The CL-215T cockpit has been substantially improved. Both pilots have electronic flight-instrument systems, while liquid-crystal displays (LCDs) show engine and systems data. Subtle changes have improved the aircraft's user-friendliness. New handgrips above the windscreen make it easier to reach the seat, and there are extra padded grips on the back of the centre pedestal. The control wheels are more oval than circular, like those of the Convair CV-440, to give better single-handed leverage.

The individual rudder-pedals are now readily adjustable via knobs on the padded ledge under the instrument panel. The louvred air-conditioning outlets have been moved to avoid directing air into the crew's eyes, and the map spotlight has been moved from beside to above the crew.

With two radio-tuning units serving all navigation and communication duties, best use is made of the small central control pedestal, under which is the access-way to the bow hatch and anchorage. A separate "clearance" radio overhead serves as a standby.

The central coaming switch-panel, with the water-drop controls, is recessed and re-organised, with a clearer layout: its slightly longer horizontal top helps in establishing a wings-level attitude. Most importantly, an angle-of-attack gauge sits by the pitch trim repeater on the pilot's side coaming, putting two important parameters directly in his lower vision.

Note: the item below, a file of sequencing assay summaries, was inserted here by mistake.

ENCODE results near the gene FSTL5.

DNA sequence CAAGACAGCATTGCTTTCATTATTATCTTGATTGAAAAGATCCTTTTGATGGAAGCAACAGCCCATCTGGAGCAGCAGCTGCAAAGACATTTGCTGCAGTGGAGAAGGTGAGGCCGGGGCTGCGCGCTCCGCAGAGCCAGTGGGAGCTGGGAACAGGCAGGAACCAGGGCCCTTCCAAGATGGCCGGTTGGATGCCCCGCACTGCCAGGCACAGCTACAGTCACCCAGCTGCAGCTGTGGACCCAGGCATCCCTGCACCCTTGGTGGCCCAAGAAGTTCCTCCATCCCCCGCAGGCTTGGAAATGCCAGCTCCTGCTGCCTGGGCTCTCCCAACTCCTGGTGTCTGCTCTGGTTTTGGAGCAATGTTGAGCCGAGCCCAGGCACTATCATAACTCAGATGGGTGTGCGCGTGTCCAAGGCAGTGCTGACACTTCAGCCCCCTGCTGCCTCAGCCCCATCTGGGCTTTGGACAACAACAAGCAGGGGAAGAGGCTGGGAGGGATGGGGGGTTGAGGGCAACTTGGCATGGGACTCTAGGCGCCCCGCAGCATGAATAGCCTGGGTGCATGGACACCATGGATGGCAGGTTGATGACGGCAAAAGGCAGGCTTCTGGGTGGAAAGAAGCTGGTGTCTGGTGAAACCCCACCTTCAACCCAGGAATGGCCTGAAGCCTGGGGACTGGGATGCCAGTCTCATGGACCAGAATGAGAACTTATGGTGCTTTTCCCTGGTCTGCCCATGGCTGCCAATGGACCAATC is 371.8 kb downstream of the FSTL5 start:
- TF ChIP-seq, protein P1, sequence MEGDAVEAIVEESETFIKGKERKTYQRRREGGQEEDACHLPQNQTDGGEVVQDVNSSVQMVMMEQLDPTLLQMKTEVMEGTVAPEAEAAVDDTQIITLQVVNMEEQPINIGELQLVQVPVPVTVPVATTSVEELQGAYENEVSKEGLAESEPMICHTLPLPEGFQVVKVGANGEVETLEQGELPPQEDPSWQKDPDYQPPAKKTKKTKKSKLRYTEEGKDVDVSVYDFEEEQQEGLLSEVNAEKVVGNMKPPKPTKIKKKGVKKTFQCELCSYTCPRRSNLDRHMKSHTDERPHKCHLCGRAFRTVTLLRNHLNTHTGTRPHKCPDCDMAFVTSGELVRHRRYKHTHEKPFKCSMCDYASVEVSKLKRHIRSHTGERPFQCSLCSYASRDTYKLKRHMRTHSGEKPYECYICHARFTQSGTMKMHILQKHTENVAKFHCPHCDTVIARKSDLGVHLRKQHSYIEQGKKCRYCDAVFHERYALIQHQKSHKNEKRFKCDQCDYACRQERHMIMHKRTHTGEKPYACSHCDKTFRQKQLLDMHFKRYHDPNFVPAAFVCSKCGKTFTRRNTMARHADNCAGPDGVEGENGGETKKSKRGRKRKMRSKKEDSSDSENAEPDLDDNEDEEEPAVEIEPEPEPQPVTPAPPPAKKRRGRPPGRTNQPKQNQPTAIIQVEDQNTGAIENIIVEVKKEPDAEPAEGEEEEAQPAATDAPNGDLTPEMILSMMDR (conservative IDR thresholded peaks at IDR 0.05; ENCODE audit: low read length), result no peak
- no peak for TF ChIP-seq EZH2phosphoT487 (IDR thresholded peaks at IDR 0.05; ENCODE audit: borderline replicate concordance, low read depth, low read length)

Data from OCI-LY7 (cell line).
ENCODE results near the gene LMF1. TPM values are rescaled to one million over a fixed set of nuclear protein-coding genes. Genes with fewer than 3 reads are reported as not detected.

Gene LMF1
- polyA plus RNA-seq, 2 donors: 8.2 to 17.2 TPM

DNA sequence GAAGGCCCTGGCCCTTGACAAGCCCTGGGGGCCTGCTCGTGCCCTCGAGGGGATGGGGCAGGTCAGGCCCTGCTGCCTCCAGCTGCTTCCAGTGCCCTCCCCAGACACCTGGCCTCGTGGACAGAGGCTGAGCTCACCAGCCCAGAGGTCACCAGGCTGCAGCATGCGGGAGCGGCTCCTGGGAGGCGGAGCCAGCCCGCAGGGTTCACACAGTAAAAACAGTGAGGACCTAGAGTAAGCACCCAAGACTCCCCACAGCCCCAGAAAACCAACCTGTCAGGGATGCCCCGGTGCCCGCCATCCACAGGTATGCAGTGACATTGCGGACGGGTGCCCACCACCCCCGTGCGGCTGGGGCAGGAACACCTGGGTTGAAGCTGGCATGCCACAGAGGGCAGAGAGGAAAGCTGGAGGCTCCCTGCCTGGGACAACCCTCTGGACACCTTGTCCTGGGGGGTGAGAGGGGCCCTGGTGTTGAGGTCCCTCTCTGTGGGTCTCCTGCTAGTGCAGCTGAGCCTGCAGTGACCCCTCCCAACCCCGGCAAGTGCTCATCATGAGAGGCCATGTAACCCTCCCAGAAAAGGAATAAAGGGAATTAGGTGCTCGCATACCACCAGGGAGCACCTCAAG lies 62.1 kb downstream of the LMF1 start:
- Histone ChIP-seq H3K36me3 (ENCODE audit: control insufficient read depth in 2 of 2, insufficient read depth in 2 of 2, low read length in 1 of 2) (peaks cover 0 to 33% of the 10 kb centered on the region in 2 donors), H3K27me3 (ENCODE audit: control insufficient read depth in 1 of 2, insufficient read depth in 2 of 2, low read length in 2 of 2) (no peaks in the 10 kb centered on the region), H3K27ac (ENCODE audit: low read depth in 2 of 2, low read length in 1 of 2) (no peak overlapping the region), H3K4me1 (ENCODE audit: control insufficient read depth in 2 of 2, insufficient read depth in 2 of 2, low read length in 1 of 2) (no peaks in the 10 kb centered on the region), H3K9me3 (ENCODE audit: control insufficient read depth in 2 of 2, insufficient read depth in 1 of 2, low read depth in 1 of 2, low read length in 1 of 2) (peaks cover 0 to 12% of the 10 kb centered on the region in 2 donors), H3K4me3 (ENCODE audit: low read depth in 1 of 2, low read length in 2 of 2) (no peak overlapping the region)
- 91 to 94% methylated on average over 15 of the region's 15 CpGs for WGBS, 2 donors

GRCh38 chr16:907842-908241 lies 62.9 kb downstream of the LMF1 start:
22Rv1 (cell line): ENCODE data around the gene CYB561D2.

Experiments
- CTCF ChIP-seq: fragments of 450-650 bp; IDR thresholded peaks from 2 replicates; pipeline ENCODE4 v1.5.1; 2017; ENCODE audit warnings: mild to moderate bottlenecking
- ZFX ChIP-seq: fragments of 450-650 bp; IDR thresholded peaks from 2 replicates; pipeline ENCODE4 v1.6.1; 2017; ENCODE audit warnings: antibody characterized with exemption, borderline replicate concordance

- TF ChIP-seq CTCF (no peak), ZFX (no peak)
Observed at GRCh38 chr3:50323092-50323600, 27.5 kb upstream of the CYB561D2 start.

The rugged side windows are delightfully simple to open, unlocking inward with a half turn of the handle; they are released rearwards by claws at their forward edges, which also engage in stop-holes in the frames for partial opening.

Even though many of the individual equipment items have their own built-in test cycles, the full pre-flight check is still so extensive that it is mainly done in advance, so that the aircraft can be ready at fire-standby for instant engine starting. The lamp unserviceability check is good: the working bulb of any failed dual filament switch light flashes.

The three LCD displays show primary engine data, secondary engine readings and systems information. Even at the best brightness settings the "black" background is more dark gray, but the colours are crisp enough to compensate for this.

Readings on the vertical engine scales are marked by carets, with digital values shown alongside; limits and restricted bands are colour-coded. There are even red warnings and amber cautions, boxed on the secondary engine LCD, to warn of flooding in the bilges of the 12 separate compartments of the watertight hull.

Source: Flight International